Want More Millennials in Office? Then It’s Time to Ditch the Two-Party System

9023454411_2897b5e9be_b

If you’re reading this and you’re a millennial, there’s a high chance that you’re a a political independent. A plurality (45%) of millennials identify as independents, compared to 33% who identify as Democrats and 23% who identify as Republicans. I am proudly a member of this 45%. And this isn’t because I’m uninterested in politics, but because I am uninterested in the two political parties that I have to choose from.

At different times, I have felt disgusted by both political parties. Yes, there are certainly some smart people who accept their party’s faults and work within them to make changes… and then there are the slimeballs who we see on TV every day. It seems like most millennials would prefer to run the other way from the rats.

If America had a parliamentary system, like the UK or Australia or Canada, life would be very different, and I can almost guarantee that our generation would already have a strong political presence in Congress. But instead, the two-party system is dominant, and that has made life horrible for anyone trying to work from outside the political system to break in. The American political system has been carefully designed to screw over outside contenders from third parties and political independents, so that Democrats and Republicans gain instead.

Only in rare cases have independent politicians made any strides in America. Sure, George Washington is the most notable example, but it’s been all downhill ever since. Yes, we have Bernie Sanders (I-Vt.) in the Senate, and Joe Lieberman (I-Conn.) used some trickery to run (and win) under the Connecticut for Lieberman Party after he lost the Democratic primary in 2006, but that’s about all we’ve had at the national level recently.

But what happens when you try to run for office from outside the system?

For example, take Carl Romanelli, who was almost the Green Party’s 2006 United States Senate candidate for Pennsylvania. In Pennsylvania, to even get on the ballot, the cards are completely stacked against you if you are not a Democrat or a Republican. In order to qualify for the ballot in Pennsylvania, the major parties have to submit only 2,000 signatures, but third-party candidates have to collect 20,000 or more signatures.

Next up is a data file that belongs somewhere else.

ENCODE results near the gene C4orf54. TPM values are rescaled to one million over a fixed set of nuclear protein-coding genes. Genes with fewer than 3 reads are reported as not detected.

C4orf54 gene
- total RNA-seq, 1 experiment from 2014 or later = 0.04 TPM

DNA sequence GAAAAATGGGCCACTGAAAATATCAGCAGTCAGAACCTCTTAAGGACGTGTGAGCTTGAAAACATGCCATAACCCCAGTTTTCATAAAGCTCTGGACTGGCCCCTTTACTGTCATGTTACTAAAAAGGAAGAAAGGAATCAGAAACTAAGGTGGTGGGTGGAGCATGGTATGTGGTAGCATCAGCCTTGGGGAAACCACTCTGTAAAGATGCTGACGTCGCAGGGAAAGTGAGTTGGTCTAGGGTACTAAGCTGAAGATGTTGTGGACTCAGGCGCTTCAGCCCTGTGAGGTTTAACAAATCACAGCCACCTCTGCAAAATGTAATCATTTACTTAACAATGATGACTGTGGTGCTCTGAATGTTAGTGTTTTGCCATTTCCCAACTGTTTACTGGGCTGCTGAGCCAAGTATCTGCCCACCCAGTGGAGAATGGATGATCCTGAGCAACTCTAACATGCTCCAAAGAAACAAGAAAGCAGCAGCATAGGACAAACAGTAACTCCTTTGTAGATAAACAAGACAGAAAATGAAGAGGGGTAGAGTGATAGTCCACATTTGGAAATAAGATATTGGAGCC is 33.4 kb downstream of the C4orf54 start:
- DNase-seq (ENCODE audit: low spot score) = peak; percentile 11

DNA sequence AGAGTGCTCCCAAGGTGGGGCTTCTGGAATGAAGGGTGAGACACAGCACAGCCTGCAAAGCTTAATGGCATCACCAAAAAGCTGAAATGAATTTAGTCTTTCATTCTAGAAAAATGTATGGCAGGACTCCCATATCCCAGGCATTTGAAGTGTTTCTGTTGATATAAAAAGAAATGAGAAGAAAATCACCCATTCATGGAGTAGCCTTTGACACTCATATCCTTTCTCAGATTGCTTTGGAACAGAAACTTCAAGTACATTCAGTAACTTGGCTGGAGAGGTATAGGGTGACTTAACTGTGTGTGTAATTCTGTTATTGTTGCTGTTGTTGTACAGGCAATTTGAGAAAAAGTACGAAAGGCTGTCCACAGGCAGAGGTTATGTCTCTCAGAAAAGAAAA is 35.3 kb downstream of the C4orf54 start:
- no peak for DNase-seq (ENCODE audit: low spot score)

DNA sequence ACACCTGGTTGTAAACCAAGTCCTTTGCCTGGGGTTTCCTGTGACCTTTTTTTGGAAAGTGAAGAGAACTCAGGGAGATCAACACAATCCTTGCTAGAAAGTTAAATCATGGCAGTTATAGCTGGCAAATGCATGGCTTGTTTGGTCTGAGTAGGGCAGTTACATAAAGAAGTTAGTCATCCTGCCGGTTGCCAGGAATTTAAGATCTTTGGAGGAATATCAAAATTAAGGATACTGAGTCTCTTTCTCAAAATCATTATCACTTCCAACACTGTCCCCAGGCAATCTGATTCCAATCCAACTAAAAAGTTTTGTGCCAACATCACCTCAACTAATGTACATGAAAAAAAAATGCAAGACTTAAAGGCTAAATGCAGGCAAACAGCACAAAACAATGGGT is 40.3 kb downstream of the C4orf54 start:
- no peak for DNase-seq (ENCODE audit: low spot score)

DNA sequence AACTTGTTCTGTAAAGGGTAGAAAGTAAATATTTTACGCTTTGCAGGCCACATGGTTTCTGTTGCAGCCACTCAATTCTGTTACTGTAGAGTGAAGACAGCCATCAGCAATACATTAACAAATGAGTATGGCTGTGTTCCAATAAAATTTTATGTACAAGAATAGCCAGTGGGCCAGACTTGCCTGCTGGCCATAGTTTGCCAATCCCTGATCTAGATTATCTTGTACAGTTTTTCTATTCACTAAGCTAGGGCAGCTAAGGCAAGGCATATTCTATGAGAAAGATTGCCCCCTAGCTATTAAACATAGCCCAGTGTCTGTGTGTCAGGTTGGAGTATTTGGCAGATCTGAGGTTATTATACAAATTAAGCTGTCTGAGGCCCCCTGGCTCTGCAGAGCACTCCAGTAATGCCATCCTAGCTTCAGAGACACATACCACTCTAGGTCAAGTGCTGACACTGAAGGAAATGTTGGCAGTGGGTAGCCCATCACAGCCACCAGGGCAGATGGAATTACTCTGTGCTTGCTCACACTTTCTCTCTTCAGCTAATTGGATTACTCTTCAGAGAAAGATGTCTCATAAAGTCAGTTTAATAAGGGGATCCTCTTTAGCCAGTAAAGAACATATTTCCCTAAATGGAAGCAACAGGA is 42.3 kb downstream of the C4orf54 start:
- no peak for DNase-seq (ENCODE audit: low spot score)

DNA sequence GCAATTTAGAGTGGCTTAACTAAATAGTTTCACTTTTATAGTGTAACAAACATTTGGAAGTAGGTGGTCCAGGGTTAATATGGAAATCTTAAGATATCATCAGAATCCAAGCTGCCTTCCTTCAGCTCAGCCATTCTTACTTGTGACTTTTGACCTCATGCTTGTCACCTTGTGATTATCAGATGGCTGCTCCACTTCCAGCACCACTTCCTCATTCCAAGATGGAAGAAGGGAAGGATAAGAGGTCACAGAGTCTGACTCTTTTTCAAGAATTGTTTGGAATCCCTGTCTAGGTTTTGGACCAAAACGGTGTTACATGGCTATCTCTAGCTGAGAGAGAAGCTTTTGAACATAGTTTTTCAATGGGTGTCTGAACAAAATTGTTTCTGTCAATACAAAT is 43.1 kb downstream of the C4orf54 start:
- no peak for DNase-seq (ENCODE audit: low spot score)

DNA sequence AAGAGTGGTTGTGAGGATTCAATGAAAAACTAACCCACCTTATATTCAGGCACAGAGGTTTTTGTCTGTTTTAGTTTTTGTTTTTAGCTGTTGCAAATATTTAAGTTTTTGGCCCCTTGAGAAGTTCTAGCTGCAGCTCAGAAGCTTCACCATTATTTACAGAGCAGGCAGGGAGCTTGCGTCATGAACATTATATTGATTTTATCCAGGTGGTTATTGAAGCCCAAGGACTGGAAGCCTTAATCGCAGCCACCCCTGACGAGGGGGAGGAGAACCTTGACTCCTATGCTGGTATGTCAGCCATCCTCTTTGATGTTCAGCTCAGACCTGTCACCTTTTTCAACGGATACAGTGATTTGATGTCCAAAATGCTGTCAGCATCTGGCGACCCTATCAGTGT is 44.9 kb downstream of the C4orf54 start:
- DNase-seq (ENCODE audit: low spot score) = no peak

According to Pennsylvania law, candidates who are not Democrats or Republicans must collect signatures equal to two-thirds of the number of votes that the highest vote-getter received in the last statewide election. This is complete and utter nonsense for anyone who wants to run as a third party candidate. (I made a feature-length documentary about Romanelli’s plight that you can watch for free.)

America also creates a system where there are many candidates who literally never face an opponent in elections: In the 2012 elections in Pennsylvania, of the 203 state House races, 96 were unopposed, and nine out of 25 candidates were unopposed in state Senate races. This would never happen in a parliamentary democracy, or in a society that values its citizens’ opinions.

As Melissa Daniels writes on Watchdog.org, “in many unopposed races, a strong party in one region may deter its opposition from putting up a candidate. For example, the majority of the House delegation running this year in Philadelphia is unopposed Democrats, and in northern Pennsylvania, incumbent Republicans run unopposed.”

So what is the real Step One in terms of how to create a true democracy in America? Change all of these laws that favor the ruling elite and prevent newcomers and those affiliated with third parties or no party at all from running in elections. Because right now, millennials are prevented from running for office our way, as independent-minded people who are not affiliated with the two major parties. And yes, in this case, Democrats and Republicans are equally to blame.